By Oscar Hijuelos
This book is easily the simplest and cleanest meditation on the act of forgiveness I can imagine. It's about a horrific event—the murder of Mr. Ives's son—and how a father's heart is shattered. It's like a Greek tragedy in the way it's constructed: There's a protagonist, his suffering and, finally, the benediction. I was so moved by Hijuelos' writing—how his Mr. Ives is almost taken down by the loss and how, decades later, he's brought back to life through his forgiveness of the killer.
By Robert Frank
I love photographs; I have a small collection of black and whites, but not a Robert Frank. If you gave me a choice between the Hope diamond and one of his images, I would take the Robert Frank. This is a book of pictures he took in the mid-1950s while traveling across America. I love the one of the men at a funeral in South Carolina, the picture of the man standing in front of the jukebox, the girl in the elevator and the one of the open road. I also go back to the image of a nanny—she's black, very dark-skinned—holding this baby who is so white, and it almost seems as if the baby has an expression of entitlement on his face. Each of Frank's photographs is like a little novella or little movie, and I get so lost in them.
By Mark Strand
I read mostly poetry, and Mark Strand is absolutely my favorite poet. His poems are economical, but they have such weight to them. I carry "Lines for Winter" from this collection in my wallet. It just explodes within me every time I read it; it gets right into my bloodstream. A good poem makes you feel as if you've had a shot of tequila or walked into a freezer. "Lines for Winter," "The Story of Our Lives" and several others in this book do exactly that.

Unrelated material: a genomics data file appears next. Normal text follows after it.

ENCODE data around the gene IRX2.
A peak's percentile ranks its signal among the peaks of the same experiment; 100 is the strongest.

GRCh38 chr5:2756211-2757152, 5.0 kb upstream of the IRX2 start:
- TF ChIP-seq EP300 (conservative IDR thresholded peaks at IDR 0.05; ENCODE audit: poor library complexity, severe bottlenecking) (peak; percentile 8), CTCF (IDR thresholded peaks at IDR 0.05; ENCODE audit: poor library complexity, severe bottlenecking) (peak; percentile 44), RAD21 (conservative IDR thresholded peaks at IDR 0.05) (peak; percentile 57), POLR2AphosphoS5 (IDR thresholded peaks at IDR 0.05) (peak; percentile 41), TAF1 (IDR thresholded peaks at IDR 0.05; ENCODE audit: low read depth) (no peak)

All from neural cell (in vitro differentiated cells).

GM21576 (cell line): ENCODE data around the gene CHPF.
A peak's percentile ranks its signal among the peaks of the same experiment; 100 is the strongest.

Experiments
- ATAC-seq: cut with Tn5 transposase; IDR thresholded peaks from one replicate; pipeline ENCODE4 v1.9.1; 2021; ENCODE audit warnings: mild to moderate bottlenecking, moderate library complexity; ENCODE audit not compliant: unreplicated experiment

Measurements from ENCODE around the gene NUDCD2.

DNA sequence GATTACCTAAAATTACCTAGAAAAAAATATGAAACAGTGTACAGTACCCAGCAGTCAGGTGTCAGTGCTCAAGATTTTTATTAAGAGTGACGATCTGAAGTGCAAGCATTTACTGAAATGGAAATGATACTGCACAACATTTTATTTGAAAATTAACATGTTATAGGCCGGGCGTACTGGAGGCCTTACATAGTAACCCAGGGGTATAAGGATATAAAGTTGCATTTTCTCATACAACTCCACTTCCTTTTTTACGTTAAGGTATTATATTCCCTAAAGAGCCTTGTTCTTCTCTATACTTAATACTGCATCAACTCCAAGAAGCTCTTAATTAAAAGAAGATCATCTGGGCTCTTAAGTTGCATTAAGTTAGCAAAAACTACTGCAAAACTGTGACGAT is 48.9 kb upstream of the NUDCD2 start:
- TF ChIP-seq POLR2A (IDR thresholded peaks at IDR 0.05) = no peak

By Anne Michaels
A boy named Jakob is discovered hiding in the mud of an archaeological site in Poland by Athos, a Greek geologist. The child's family had been massacred by the Nazis. The novel follows the pair to Greece, then Toronto. Athos' rescue of Jakob, that one gesture, affects countless lives. To me the book is about the courage it takes to be generous. It's about manifesting your compassion, and how that requires actual bravery.
By Lynda Barry
I'd hesitate to call this simply a collection of cartoons, because they're so subtle and sophisticated and humane. Among other things, Barry is able to conjure up the colloquial rhythms of adolescent girls. That was such a tricky time in my life—I was not a happy 12-year-old. Barry is so unflinching with her own memories. There's no romanticizing her younger self as anything other than awkward; she doesn't gloss over the embarrassing incidents in her later life, like a bad boyfriend. She's brought me to tears more than once.
By Edna O'Brien
The Irish have a gift for telling dark, rich stories with a sense of compassion, so you don't feel like you're drowning when you read them. O'Brien is one of those writers. Unlike some of her heavier novels, this one has some levity, some sweetness. It follows two Irish girls who move to Dublin, then England. More than anything, it's the tone of this book—the romantic yearning of young girls—that really stayed with me.
By Peter Hedges
This book is a perfect little jewel. It's about seven-year-old Scotty Ocean and the unraveling of his family as his parents divorce. I was blown away by it partly because one of my best friends wrote it (he also wrote the novel What's Eating Gilbert Grape) and also by how spare, almost Chekhovian the writing is. It's all about the natural cadences of these people, which he captures and which are so hilarious.